2021 ◽  
Terefe Gone Fuge ◽  
George Tsourtos ◽  
Emma R Miller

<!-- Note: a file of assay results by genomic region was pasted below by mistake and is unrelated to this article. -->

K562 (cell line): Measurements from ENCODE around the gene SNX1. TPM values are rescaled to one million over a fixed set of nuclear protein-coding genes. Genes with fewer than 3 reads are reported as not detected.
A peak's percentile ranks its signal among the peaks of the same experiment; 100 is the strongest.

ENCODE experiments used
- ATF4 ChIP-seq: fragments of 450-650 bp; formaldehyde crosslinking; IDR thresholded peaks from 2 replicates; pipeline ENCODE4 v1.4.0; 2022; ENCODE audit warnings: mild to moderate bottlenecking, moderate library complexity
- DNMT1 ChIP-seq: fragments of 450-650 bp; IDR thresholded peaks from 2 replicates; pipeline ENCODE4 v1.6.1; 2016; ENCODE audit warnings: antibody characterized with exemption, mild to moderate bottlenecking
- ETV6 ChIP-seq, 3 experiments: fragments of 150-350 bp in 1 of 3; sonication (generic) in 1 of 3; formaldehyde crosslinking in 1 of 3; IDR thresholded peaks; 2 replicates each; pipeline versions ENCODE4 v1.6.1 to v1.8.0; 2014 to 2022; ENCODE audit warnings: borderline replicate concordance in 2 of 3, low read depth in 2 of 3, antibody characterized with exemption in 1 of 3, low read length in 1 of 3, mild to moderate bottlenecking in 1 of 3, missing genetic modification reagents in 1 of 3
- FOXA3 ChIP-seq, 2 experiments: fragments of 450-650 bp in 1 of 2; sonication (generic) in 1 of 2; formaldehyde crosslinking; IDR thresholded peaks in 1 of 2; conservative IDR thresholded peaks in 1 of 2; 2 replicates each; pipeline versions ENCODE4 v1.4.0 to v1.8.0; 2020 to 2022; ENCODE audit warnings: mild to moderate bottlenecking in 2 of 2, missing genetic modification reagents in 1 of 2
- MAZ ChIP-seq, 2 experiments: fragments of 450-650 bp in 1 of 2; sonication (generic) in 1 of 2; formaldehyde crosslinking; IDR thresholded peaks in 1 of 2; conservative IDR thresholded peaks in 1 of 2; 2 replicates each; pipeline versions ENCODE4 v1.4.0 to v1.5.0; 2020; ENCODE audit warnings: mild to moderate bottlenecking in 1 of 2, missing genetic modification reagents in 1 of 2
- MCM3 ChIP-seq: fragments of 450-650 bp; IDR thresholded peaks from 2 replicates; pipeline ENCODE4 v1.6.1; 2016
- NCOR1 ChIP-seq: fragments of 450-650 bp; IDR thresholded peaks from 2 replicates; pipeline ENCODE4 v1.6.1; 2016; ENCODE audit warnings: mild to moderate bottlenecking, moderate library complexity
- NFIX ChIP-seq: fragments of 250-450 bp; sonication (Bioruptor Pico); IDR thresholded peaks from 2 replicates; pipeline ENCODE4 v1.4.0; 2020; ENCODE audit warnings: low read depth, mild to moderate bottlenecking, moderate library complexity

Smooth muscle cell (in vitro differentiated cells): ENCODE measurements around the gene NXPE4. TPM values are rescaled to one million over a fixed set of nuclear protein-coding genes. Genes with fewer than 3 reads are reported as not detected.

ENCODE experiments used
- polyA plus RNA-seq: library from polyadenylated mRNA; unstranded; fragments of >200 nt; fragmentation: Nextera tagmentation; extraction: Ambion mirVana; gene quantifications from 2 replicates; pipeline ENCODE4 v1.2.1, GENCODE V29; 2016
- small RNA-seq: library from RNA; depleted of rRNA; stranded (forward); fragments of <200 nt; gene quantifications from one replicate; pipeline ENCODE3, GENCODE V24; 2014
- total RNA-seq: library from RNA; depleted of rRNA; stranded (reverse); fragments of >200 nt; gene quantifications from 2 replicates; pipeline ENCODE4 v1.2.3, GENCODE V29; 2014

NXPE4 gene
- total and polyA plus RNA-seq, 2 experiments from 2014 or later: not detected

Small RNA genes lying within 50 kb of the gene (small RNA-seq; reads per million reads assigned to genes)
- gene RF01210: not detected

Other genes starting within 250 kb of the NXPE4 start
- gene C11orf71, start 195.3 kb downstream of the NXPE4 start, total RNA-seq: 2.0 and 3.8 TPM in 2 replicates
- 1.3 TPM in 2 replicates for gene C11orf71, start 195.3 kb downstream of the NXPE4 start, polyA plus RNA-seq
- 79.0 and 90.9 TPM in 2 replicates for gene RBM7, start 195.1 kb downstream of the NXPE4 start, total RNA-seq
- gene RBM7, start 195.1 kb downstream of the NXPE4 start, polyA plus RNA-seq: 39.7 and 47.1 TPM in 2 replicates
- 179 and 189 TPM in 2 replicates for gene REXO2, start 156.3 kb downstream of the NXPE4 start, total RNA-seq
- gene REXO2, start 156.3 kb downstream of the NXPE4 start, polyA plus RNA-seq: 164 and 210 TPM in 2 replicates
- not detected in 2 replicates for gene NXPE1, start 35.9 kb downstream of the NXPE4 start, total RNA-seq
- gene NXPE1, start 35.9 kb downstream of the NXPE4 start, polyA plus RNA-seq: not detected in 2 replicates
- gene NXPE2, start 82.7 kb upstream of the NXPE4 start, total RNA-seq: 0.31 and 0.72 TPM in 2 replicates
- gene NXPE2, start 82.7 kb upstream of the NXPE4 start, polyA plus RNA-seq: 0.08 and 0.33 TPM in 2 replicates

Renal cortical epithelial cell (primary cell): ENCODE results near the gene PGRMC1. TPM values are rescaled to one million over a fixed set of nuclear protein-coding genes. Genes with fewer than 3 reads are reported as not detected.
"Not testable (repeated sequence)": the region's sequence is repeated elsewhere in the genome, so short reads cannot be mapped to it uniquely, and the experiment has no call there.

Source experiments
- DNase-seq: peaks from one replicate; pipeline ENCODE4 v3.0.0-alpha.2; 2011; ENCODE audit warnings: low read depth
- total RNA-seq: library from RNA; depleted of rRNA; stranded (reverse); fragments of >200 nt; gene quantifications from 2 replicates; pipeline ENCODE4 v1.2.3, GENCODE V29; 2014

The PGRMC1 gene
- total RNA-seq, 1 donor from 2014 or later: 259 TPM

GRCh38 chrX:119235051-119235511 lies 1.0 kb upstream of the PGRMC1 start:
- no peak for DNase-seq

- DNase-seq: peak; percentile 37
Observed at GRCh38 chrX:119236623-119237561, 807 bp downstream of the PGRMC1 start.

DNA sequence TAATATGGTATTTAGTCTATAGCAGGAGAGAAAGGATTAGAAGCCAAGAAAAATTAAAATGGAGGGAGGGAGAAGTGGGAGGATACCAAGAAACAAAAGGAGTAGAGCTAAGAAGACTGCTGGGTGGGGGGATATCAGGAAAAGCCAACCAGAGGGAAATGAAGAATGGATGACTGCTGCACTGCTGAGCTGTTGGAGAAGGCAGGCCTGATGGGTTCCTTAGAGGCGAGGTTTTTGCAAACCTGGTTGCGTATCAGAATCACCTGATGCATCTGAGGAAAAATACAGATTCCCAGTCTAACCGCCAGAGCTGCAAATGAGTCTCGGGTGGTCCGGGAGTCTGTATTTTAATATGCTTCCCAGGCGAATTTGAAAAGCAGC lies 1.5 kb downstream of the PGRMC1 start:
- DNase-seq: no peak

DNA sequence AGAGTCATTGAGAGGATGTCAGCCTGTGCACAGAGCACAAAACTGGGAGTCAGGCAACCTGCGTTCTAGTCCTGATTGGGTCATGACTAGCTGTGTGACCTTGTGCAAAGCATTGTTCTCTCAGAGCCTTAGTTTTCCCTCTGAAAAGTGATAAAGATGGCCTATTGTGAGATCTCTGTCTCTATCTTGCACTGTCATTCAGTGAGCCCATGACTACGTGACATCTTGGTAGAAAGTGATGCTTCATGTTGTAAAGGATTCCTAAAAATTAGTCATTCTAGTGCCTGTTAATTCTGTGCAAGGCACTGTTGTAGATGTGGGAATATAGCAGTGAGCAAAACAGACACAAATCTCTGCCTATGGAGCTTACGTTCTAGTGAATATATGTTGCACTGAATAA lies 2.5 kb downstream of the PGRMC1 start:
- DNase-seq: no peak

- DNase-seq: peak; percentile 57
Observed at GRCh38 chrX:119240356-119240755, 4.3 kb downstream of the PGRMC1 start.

Abstract Background Optimal adherence to antiretroviral therapy (ART) is crucial for ensuring treatment benefits as well as prevention of further transmission. However, whilst the prevalence of ART non-adherence in prison populations is considered to be high in many countries, little information is available about its predisposing circumstances in resource limited countries. We explored the barriers to and facilitators of ART adherence amongst inmates living with HIV (ILWHA) in South Ethiopia with the aim of contextualising this significant public health problem and to make advances towards optimal HIV care. Methods We conducted qualitative in-depth interviewing with eleven ILWHA (eight male and three female ILWHA) and eleven service providers (seven male and four female service providers). Audio recorded interview data were transcribed verbatim in Amharic language, translated into English and coded based on emerging themes. A phenomenological approach was employed to abstract meaning attributed to the prisoners’ lived experiences in relation to ART adherence and service providers’ experiential account regarding HIV care provision. Findings: Several themes emerged in relation to barriers of ART adherence amongst ILWHA in South Ethiopia: limited access to standard HIV care, insufficient health staff support, uncooperative security system, loss of patient privacy, a lack of status disclosure due to social stigma, depression related to imprisonment and food supply insufficiency appeared to negatively influence adherence. In addition to a unique opportunity offered by an imprisonment for some ILWHA to refrain from health damaging behaviours, the presence of social support in the prison system facilitated ART adherence. Conclusions This study identified important structural, social and behavioural factors that can both hinder and enhance ART adherence amongst ILWHA in South Ethiopia. Given the high prevalence of HIV infection in prisoners and the potential of transmission to others during and after incarceration, policy and practice development is required to address the barriers to ART adherence and to also strengthen the enablers with regard to an asset-based approach.